Campbell’s hatred of The Sun also derives from its history. She recalled the newspaper as having once been a left-wing journal of great respectability. Well, just for the record it rose from the ashes of the News Chronicle that was indeed a worthy Trade Union supporting journal – too worthy to survive against the tabloid Daily Mirror. Re-launched by its hopeful publishers and new backers, the nascent Sun failed to rise until Murdoch saw his opportunity and bought this inky Icarus and made it fly. The tits weren’t his idea but having seen how popular they were, he let them stay. He has always allowed great editors to sell newspapers and love it or hate it, The Sun is very good at what it does. The rest is history.

So what is history? History is like biology. Success breeds success. Ideas replicate. Sex sells. Give the public what we want and we want more and more of it: bigger, faster, harder, cars, houses, computer games and sex. Which is where technology emerges as the great accelerator of our passions. Sex is now on tap, or rather, at the press of a button. Is there a Wii game for sex? I bet there is. Anyway, let it be known that I have hereby, in the absence of other evidence, claimed the rights to the Wii sex fun experience.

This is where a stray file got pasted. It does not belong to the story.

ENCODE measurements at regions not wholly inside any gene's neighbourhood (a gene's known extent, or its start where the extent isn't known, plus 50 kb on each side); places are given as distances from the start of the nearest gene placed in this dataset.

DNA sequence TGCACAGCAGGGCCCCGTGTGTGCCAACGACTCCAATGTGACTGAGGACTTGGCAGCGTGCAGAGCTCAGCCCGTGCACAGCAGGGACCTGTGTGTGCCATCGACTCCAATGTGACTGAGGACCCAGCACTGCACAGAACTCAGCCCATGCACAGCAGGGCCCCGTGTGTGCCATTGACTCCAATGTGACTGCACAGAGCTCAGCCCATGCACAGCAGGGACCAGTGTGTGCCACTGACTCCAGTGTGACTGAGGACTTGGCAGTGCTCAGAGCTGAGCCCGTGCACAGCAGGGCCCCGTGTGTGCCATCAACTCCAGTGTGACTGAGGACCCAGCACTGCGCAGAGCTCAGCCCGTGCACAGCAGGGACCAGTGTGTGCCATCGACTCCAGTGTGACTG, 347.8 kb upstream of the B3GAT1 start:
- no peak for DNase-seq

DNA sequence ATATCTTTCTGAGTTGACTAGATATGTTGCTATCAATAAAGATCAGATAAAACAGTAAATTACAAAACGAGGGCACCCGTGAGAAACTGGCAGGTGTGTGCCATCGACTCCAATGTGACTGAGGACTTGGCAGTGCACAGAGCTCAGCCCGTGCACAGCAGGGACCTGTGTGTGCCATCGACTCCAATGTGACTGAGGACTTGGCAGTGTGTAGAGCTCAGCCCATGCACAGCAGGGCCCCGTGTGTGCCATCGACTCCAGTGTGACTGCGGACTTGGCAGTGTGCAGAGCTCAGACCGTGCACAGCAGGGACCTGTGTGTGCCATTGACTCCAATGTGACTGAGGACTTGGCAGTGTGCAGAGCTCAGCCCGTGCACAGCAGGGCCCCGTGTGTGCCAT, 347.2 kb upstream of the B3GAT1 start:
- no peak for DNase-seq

It is terrific, mostly, that we should have access to the images of sex that we desire. There are some desires the gratification of which is outside or beyond our personal experience or fantasies. Then again, humans are great spectators, so the representation of sexual activity may even satisfy an inbuilt human love of observation of our own behaviours. This is where pornography comes in. Always a feature of our expressive culture, it has become an exploitative and competitive industry. But then, what hasn’t become just that? Since we are now all consumers whose interests must be served through the provision of more and more choice, why shouldn’t the sex business do the same?

Sadly, the emphasis on instant gratification, constant variety and ever-greater value for money does not necessarily deliver better quality. Ryanair is a good example of this. The airline does of course earn grudging admiration for its total iconoclasm. In return for cheap fares the passenger gets treated with contempt. They do offer you the Girls of Ryanair calendar that may be bought on its flights and which is currently being advertised. Miss January, who features in an ad I saw in the Observer (yes indeed, you may well wonder) is doubtless a credit to her godparents. As portrayed, she presents like one of those models that used to feature on calendars on the walls of dodgy car service stations. I think this is deliberate. She is definitely a girl you might retreat to the plane’s loo with, especially if she is typical of the flight attendants on board. Maybe the airline is having a laugh with its male customers. Maybe it says something about the Ryanair view of the passengers’ tastes. But there is no question that the days of the wholesome ‘naughty but nice’ pin-up are gone. Even a magazine fragrance ad has to imply that the people shown have just had, are having or will shortly have sex.